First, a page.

Chapter ObjectivesAfter reading this chapter, you will know the following:• The various federal gender equity laws and how they apply to sport• The history of Title IX, how it has been interpreted, and how it is applied today• The definition of sexual harassment and how it is regulated in sport• The various types of employment discrimination laws
Underrepresentation• Women always have been and continue to be underrepresented in athletics. – 1971: 16,000 women in college athletics – 2008: 9,101 women’s teams – 2005-2006 • High school: 2,953,355 girls, 4,206,549 boys • College: 168,583 women, 224,926 men• Yet, there has been substantial growth in women’s participation since the passage of Title IX.
Title IX of the Educational Amendments of 1972• “No person in the United States shall, on the basis of sex, be excluded from participation in, be denied the benefits of, or be subjected to discrimination under any education program or activity receiving federal financial assistance.”• Title IX applies if any department in a school receives federal funding, the law applies to the entire school – In response to Grove City ruling, Congress passed the Civil Rights Restoration Act of 1987• Today, institutions receiving any form of federal assistance must be in compliance with Title IX
Legal Issues: Grove City College v. Bell• 1984 case dealing with the application of Title IX. One of the biggest setbacks for women since passage in 1972.• Court found that Title IX was applicable only to those parts of the institution that received federal funding; thus athletics were excluded.
Civil Rights Restoration Act of 1987Legislation reversed the findings in Grove City College and applied Title IX institution- wide. Thus, if any part of an institution received federal funding, the entire institution was subject to the specifications in Title IX.
Regulation and Enforcement• Department of Education – 1975 regulations focus on equal opportunity: • Program areas (i.e., equipment, locker rooms) • Effective accommodation of interests and abilities and selection of sports for both genders • Equivalency in financial aid – 1979 Policy Interpretation designed to provide ways for schools to measure whether they comply with Title IX and the 1975 regulations • Part 1: Financial assistance • Part 2: Equality in program areas • Part 3: Effective accommodation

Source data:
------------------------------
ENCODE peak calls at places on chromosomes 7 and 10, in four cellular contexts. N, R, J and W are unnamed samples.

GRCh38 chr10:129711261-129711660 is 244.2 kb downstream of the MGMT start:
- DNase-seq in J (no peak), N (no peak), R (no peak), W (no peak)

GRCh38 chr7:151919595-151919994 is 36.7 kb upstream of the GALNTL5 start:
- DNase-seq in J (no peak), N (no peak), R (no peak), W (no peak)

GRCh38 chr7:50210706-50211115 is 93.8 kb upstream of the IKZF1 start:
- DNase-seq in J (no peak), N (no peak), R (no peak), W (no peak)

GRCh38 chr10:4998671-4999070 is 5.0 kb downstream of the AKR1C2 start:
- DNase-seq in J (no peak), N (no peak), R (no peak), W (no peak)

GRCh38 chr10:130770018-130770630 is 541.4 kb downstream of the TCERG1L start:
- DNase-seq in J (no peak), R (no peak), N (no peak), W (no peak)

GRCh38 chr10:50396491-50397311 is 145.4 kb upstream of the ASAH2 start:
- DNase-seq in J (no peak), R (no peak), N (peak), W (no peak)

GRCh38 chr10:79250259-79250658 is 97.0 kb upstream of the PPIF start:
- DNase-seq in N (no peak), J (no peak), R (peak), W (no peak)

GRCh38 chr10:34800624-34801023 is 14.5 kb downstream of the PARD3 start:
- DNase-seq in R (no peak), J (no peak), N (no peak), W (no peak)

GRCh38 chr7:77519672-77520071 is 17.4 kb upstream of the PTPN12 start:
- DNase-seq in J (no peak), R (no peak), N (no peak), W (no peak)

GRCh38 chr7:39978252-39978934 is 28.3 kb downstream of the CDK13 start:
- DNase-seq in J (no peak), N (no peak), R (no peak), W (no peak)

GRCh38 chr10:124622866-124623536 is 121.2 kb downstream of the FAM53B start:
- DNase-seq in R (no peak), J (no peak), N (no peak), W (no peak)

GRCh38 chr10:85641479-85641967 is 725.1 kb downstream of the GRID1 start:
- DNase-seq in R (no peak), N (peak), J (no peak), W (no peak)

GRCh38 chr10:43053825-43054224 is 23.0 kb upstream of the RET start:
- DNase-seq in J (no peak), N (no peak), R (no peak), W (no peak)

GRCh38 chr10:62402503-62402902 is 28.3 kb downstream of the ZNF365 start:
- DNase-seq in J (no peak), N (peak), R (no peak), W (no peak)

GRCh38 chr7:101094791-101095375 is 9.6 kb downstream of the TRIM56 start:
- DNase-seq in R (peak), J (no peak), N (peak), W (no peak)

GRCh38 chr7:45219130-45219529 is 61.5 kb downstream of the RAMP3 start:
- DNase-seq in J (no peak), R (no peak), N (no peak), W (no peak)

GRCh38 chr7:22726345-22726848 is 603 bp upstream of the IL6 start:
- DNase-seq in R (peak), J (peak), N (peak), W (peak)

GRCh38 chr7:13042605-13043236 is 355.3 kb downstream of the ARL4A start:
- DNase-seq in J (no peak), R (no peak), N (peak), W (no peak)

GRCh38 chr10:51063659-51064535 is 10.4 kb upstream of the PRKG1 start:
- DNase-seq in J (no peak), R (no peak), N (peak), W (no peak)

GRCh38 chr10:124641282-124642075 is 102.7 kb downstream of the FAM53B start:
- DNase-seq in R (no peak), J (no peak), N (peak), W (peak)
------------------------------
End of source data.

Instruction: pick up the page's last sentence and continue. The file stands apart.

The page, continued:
The Three-Part Test• Focus of much of Title IX litigation• Prong 1 – Are participation opportunities for both sexes substantially proportionate? – This is a safe harbor if participation of underrepresented sex is substantially proportionate to other sex. If so, then stop here because compliance is determined; if not . . .• Prong 2 – Can the institution show a history and continuing practice of program expansion? If yes, stop here; if not . . .• Prong 3 – Have the interests and abilities of the underrepresented sex been fully and effectively accommodated? (continued)
The Three-Part Test (continued)• Do not need to meet each prong• Any one prong of the three-part test, if met, demonstrates compliance with Title IX
Cohen v. Brown University• The university, needing to cut its budget, eliminated university funding for men’s golf and water polo and women’s gymnastics and volleyball. – Challenged the argument that women were interested enough in sport opportunities to offer a proportionate number of sport programs – Regarded as a victory for women because the First Circuit Court of Appeals took the position that Title IX meant that equal representation for women in sports had to be proportionate to the student body population